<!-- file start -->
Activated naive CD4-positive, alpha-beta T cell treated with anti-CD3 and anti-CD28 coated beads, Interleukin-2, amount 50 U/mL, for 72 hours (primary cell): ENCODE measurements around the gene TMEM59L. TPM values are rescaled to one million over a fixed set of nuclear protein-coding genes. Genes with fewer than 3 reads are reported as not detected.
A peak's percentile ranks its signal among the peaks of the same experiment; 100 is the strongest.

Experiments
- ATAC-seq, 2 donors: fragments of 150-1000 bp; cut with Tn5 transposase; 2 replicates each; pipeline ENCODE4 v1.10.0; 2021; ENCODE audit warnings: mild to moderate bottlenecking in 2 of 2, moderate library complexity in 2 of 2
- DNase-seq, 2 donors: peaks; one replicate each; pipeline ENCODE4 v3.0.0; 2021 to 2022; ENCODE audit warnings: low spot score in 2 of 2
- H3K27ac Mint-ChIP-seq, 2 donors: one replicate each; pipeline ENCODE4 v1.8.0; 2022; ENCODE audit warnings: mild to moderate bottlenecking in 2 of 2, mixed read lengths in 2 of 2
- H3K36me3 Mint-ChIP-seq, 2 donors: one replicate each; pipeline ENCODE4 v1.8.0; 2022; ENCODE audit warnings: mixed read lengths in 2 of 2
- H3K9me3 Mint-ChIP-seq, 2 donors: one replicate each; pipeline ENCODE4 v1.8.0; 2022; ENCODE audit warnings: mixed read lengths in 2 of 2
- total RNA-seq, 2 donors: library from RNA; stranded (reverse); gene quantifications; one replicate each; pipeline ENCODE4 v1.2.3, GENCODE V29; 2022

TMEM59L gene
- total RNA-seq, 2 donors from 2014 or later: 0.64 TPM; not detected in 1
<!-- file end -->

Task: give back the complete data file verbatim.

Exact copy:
Activated naive CD4-positive, alpha-beta T cell treated with anti-CD3 and anti-CD28 coated beads, Interleukin-2, amount 50 U/mL, for 72 hours (primary cell): ENCODE measurements around the gene TMEM59L. TPM values are rescaled to one million over a fixed set of nuclear protein-coding genes. Genes with fewer than 3 reads are reported as not detected.
A peak's percentile ranks its signal among the peaks of the same experiment; 100 is the strongest.

Experiments
- ATAC-seq, 2 donors: fragments of 150-1000 bp; cut with Tn5 transposase; 2 replicates each; pipeline ENCODE4 v1.10.0; 2021; ENCODE audit warnings: mild to moderate bottlenecking in 2 of 2, moderate library complexity in 2 of 2
- DNase-seq, 2 donors: peaks; one replicate each; pipeline ENCODE4 v3.0.0; 2021 to 2022; ENCODE audit warnings: low spot score in 2 of 2
- H3K27ac Mint-ChIP-seq, 2 donors: one replicate each; pipeline ENCODE4 v1.8.0; 2022; ENCODE audit warnings: mild to moderate bottlenecking in 2 of 2, mixed read lengths in 2 of 2
- H3K36me3 Mint-ChIP-seq, 2 donors: one replicate each; pipeline ENCODE4 v1.8.0; 2022; ENCODE audit warnings: mixed read lengths in 2 of 2
- H3K9me3 Mint-ChIP-seq, 2 donors: one replicate each; pipeline ENCODE4 v1.8.0; 2022; ENCODE audit warnings: mixed read lengths in 2 of 2
- total RNA-seq, 2 donors: library from RNA; stranded (reverse); gene quantifications; one replicate each; pipeline ENCODE4 v1.2.3, GENCODE V29; 2022

TMEM59L gene
- total RNA-seq, 2 donors from 2014 or later: 0.64 TPM; not detected in 1